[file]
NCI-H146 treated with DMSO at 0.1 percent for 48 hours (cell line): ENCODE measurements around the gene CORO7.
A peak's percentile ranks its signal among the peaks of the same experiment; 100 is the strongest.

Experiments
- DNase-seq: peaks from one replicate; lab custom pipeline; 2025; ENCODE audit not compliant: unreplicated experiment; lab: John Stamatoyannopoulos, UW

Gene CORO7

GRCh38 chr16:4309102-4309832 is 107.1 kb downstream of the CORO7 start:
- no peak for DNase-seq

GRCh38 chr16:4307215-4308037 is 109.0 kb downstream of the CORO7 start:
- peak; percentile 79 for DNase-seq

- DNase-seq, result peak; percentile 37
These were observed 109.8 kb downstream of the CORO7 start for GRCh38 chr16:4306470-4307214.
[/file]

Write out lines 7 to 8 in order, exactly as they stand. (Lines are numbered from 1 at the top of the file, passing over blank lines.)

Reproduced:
- no peak for DNase-seq

GRCh38 chr16:4307215-4308037 is 109.0 kb downstream of the CORO7 start: